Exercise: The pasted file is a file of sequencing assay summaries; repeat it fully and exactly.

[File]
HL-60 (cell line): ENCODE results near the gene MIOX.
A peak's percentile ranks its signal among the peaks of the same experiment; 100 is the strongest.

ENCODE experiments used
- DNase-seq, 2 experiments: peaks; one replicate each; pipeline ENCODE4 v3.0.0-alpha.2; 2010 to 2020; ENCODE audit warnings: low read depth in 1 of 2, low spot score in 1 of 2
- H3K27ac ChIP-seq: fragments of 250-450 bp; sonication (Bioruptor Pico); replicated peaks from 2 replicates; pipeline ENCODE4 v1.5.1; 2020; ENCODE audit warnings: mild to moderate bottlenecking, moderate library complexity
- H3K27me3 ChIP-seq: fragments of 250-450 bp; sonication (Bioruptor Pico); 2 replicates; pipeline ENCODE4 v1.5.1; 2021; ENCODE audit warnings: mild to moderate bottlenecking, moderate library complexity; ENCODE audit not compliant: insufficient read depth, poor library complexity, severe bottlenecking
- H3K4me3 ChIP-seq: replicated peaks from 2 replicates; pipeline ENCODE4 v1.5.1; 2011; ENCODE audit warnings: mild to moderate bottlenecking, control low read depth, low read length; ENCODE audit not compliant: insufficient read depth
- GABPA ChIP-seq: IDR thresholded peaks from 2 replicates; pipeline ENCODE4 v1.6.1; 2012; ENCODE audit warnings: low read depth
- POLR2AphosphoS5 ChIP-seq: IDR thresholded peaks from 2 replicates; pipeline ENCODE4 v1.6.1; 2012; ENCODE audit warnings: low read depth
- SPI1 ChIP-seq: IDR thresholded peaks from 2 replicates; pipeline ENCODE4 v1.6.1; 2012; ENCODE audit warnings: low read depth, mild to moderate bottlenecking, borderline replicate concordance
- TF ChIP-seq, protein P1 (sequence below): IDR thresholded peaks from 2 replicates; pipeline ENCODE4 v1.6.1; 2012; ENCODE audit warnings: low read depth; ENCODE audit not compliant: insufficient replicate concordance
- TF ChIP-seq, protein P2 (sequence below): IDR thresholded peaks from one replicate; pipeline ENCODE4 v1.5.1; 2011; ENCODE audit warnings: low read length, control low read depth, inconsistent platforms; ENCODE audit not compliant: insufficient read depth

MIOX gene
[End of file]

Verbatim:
HL-60 (cell line): ENCODE results near the gene MIOX.
A peak's percentile ranks its signal among the peaks of the same experiment; 100 is the strongest.

ENCODE experiments used
- DNase-seq, 2 experiments: peaks; one replicate each; pipeline ENCODE4 v3.0.0-alpha.2; 2010 to 2020; ENCODE audit warnings: low read depth in 1 of 2, low spot score in 1 of 2
- H3K27ac ChIP-seq: fragments of 250-450 bp; sonication (Bioruptor Pico); replicated peaks from 2 replicates; pipeline ENCODE4 v1.5.1; 2020; ENCODE audit warnings: mild to moderate bottlenecking, moderate library complexity
- H3K27me3 ChIP-seq: fragments of 250-450 bp; sonication (Bioruptor Pico); 2 replicates; pipeline ENCODE4 v1.5.1; 2021; ENCODE audit warnings: mild to moderate bottlenecking, moderate library complexity; ENCODE audit not compliant: insufficient read depth, poor library complexity, severe bottlenecking
- H3K4me3 ChIP-seq: replicated peaks from 2 replicates; pipeline ENCODE4 v1.5.1; 2011; ENCODE audit warnings: mild to moderate bottlenecking, control low read depth, low read length; ENCODE audit not compliant: insufficient read depth
- GABPA ChIP-seq: IDR thresholded peaks from 2 replicates; pipeline ENCODE4 v1.6.1; 2012; ENCODE audit warnings: low read depth
- POLR2AphosphoS5 ChIP-seq: IDR thresholded peaks from 2 replicates; pipeline ENCODE4 v1.6.1; 2012; ENCODE audit warnings: low read depth
- SPI1 ChIP-seq: IDR thresholded peaks from 2 replicates; pipeline ENCODE4 v1.6.1; 2012; ENCODE audit warnings: low read depth, mild to moderate bottlenecking, borderline replicate concordance
- TF ChIP-seq, protein P1 (sequence below): IDR thresholded peaks from 2 replicates; pipeline ENCODE4 v1.6.1; 2012; ENCODE audit warnings: low read depth; ENCODE audit not compliant: insufficient replicate concordance
- TF ChIP-seq, protein P2 (sequence below): IDR thresholded peaks from one replicate; pipeline ENCODE4 v1.5.1; 2011; ENCODE audit warnings: low read length, control low read depth, inconsistent platforms; ENCODE audit not compliant: insufficient read depth

MIOX gene